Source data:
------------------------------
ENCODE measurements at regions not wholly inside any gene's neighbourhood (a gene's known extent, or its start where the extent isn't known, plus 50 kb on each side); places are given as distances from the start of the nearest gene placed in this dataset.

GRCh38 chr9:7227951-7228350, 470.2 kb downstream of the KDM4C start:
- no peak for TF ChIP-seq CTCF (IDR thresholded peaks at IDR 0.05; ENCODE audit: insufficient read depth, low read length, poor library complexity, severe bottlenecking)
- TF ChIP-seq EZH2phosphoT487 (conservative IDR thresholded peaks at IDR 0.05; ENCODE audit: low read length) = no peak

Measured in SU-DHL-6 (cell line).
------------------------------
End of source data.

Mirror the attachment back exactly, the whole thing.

ENCODE measurements at regions not wholly inside any gene's neighbourhood (a gene's known extent, or its start where the extent isn't known, plus 50 kb on each side); places are given as distances from the start of the nearest gene placed in this dataset.

GRCh38 chr9:7227951-7228350, 470.2 kb downstream of the KDM4C start:
- no peak for TF ChIP-seq CTCF (IDR thresholded peaks at IDR 0.05; ENCODE audit: insufficient read depth, low read length, poor library complexity, severe bottlenecking)
- TF ChIP-seq EZH2phosphoT487 (conservative IDR thresholded peaks at IDR 0.05; ENCODE audit: low read length) = no peak

Measured in SU-DHL-6 (cell line).